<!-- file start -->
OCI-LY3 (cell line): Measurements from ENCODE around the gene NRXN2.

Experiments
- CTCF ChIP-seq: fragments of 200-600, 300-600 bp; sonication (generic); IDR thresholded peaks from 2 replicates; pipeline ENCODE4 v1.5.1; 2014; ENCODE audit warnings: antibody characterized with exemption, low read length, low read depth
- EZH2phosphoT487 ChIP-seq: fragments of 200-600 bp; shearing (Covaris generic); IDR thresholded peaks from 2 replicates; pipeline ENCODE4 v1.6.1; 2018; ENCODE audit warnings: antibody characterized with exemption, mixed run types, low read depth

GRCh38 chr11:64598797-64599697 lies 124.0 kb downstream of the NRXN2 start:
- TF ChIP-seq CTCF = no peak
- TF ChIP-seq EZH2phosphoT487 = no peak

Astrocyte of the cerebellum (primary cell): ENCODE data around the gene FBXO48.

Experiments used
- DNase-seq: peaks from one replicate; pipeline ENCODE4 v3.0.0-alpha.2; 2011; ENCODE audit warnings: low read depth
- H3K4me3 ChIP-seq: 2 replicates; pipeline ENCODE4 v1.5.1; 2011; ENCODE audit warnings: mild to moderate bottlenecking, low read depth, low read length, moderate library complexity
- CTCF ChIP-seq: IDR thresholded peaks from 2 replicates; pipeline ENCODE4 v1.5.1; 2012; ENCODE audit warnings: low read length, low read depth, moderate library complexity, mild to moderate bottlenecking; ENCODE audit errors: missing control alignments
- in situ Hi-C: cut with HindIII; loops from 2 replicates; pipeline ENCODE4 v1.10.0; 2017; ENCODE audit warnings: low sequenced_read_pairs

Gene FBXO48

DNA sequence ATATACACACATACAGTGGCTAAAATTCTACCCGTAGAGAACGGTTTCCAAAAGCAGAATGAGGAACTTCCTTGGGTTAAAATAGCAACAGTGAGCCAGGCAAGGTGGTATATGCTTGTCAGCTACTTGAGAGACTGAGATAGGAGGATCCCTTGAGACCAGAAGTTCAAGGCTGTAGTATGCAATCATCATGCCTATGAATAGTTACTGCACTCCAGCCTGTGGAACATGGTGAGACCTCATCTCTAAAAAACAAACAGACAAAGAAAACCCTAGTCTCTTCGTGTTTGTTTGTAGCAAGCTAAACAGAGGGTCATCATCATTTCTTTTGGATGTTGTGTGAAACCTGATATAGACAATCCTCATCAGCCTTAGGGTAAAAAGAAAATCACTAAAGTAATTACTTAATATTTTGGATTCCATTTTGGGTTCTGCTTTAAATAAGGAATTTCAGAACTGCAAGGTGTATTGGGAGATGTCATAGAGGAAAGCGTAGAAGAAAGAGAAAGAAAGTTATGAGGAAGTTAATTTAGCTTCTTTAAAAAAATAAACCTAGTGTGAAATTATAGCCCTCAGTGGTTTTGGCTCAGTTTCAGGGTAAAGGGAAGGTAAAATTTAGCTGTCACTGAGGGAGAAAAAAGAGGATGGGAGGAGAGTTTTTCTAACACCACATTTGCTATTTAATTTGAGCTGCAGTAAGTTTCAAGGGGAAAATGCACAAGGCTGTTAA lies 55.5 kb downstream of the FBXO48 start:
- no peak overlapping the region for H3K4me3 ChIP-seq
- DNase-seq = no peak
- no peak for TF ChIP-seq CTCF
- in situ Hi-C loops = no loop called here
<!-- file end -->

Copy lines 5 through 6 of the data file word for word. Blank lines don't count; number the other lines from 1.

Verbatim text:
GRCh38 chr11:64598797-64599697 lies 124.0 kb downstream of the NRXN2 start:
- TF ChIP-seq CTCF = no peak